Adelaide Cinematheque Celebrates 25 Years
Press release by Adelaide Cinematheque
South Australia’s premier film society Adelaide Cinematheque is celebrating its quarter century anniversary this year. 25 years ago a passionate group of cinephiles came together to create a society dedicated to the viewing and appreciation of international film culture. On March 29, 25 years later, the 2012 program is being launched by Adelaide filmmaker extraordinaire Dario Russo, creator of Danger 5 and internet sensation Italian Spiderman.
Russo says "Cinematheque has provided me with the opportunity to see some of my favourite, obscure classics up on the big screen, on 35mm, the way they were intended to be seen. In the age of the torrent, this is always an inspirational experience."
The 2012 Adelaide Cinematheque runs every Monday and Thursday evening for 41 weeks screening a diverse selection of quality cinema, from the Greek masters to punk, to old Hollywood, to Eighties gems. Audiences this year can join in heated discussion after the screenings in the fabulous newly refurbished Mercury Cinema foyer.
Highlights of the 2012 season include a focus on the luminous Isabelle Huppert, whose long and productive working relationships with the likes of Jean-Luc Godard, Claude Chabrol and Claire Denis have created a series of cool, precise, and intensely hypnotic performances. She shimmers in Cactus under the direction of Australian auteur Paul Cox and in Michael Haneke’s typically dystopian The Time of the Wolf.
Delving into punk cinema we see some early examples of raw, unconventional filmmaking including Rude Boy (Jack Hazan & David Mingay), Suburbia (Penelope Spheeris) and Rock’n’Roll High School (Allan Arkush). Hollywood takes a good, hard look at itself in David Lynch’s modern classic Mulholland Drive, the beguiling Sunset Boulevard, Vincente Minnelli’s The Bad and the Beautiful and Robert Aldrich’s Whatever Happened to Baby Jane?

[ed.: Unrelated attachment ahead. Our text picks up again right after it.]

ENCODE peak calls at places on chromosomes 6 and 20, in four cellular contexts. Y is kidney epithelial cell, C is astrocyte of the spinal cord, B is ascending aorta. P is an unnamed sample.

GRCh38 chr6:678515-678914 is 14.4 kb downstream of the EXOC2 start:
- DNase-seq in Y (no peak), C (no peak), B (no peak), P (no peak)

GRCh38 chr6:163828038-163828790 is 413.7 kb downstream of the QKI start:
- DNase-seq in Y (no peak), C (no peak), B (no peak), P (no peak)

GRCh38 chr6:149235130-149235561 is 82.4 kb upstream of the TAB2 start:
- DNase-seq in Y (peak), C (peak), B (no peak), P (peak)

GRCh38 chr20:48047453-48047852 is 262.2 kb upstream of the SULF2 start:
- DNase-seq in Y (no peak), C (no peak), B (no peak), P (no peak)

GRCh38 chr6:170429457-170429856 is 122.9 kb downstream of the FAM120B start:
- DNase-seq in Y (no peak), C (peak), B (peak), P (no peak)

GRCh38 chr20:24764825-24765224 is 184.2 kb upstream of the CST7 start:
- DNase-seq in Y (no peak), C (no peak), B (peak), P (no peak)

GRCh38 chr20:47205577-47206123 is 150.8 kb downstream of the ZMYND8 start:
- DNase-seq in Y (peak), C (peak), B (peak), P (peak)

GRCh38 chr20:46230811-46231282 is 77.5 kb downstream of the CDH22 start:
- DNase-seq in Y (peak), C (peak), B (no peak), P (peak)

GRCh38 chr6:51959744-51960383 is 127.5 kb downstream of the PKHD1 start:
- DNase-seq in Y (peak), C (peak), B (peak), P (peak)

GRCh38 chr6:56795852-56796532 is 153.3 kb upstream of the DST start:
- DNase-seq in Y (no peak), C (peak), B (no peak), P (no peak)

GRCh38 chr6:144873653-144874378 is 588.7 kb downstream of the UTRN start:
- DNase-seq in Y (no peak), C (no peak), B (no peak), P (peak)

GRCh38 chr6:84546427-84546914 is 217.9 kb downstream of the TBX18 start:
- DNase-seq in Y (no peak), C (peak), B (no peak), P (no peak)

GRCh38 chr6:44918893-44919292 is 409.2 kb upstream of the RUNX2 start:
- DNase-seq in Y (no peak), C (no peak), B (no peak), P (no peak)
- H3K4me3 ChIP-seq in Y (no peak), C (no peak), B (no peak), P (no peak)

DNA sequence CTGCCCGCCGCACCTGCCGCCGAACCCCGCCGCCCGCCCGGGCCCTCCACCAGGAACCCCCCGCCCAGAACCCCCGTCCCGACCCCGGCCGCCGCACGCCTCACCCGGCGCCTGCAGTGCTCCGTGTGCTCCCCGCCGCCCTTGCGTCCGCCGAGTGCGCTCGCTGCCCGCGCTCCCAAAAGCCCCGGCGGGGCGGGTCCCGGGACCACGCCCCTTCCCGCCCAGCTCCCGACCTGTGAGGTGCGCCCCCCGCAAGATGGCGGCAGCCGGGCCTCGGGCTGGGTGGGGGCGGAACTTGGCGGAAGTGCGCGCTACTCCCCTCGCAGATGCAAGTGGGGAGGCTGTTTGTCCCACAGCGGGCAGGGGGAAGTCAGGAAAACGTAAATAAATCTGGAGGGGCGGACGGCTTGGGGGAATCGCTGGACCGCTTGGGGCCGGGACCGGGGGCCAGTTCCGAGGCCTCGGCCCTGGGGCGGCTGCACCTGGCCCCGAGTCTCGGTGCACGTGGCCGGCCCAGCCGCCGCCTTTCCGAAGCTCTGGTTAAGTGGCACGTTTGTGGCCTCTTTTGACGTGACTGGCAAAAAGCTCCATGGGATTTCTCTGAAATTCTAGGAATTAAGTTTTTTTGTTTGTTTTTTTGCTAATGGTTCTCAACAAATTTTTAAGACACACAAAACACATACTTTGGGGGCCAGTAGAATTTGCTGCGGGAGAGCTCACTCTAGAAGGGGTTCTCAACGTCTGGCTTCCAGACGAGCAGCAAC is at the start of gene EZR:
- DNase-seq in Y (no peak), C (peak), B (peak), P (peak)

Fame is on-point, kicking off the Eighties indulgence with Footloose, Flashdance and Dirty Dancing. Leg warmers are welcome. Then looking to the future, we see an overpopulated planet as imagined by Richard Fleischer in Soylent Green, the cult classic Logan’s Run (Michael Anderson), and of course Ridley Scott’s early masterpiece Alien.
Cinematheque programmer Mat Kesting cites some of the perennial favourite sessions of the last 25 years as Woody Allen’s Annie Hall, Stanley Kubrick’s 2001: A Space Odyssey, Charles Laughton’s The Night of the Hunter with Robert Mitchum and Shelley Winters, Wim Wenders’ Wings of Desire, Bill Murray in Ivan Reitman’s Ghostbusters, David Lynch’s Eraserhead, Kurosawa’s Seven Samurai and the zombie classic Night of the Living Dead.
Screenings are only available to society members, but anyone can join and becoming Cinematheque member is easy and great value. For more information about Season One or to become a member visit www.mercurycinema.org.au or phone 08 8410 0979.